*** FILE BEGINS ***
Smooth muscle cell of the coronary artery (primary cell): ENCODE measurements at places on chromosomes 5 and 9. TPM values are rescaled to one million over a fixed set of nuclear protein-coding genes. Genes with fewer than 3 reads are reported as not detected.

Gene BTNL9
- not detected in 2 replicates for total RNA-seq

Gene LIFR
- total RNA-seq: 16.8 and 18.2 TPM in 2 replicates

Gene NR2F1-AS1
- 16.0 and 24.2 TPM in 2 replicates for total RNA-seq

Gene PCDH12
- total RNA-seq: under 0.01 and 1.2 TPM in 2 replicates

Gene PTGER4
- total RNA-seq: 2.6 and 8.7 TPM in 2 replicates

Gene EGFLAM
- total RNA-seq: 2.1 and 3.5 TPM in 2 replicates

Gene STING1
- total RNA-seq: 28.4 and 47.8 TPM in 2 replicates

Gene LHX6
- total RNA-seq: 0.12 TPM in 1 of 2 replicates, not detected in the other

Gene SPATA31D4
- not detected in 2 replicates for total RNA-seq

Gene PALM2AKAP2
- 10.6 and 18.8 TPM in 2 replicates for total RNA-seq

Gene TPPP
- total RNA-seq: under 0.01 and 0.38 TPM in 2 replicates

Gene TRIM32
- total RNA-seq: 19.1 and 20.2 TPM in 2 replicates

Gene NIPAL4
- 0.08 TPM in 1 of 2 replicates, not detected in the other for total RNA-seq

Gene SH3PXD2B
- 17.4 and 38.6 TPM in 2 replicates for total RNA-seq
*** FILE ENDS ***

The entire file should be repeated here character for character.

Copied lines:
Smooth muscle cell of the coronary artery (primary cell): ENCODE measurements at places on chromosomes 5 and 9. TPM values are rescaled to one million over a fixed set of nuclear protein-coding genes. Genes with fewer than 3 reads are reported as not detected.

Gene BTNL9
- not detected in 2 replicates for total RNA-seq

Gene LIFR
- total RNA-seq: 16.8 and 18.2 TPM in 2 replicates

Gene NR2F1-AS1
- 16.0 and 24.2 TPM in 2 replicates for total RNA-seq

Gene PCDH12
- total RNA-seq: under 0.01 and 1.2 TPM in 2 replicates

Gene PTGER4
- total RNA-seq: 2.6 and 8.7 TPM in 2 replicates

Gene EGFLAM
- total RNA-seq: 2.1 and 3.5 TPM in 2 replicates

Gene STING1
- total RNA-seq: 28.4 and 47.8 TPM in 2 replicates

Gene LHX6
- total RNA-seq: 0.12 TPM in 1 of 2 replicates, not detected in the other

Gene SPATA31D4
- not detected in 2 replicates for total RNA-seq

Gene PALM2AKAP2
- 10.6 and 18.8 TPM in 2 replicates for total RNA-seq

Gene TPPP
- total RNA-seq: under 0.01 and 0.38 TPM in 2 replicates

Gene TRIM32
- total RNA-seq: 19.1 and 20.2 TPM in 2 replicates

Gene NIPAL4
- 0.08 TPM in 1 of 2 replicates, not detected in the other for total RNA-seq

Gene SH3PXD2B
- 17.4 and 38.6 TPM in 2 replicates for total RNA-seq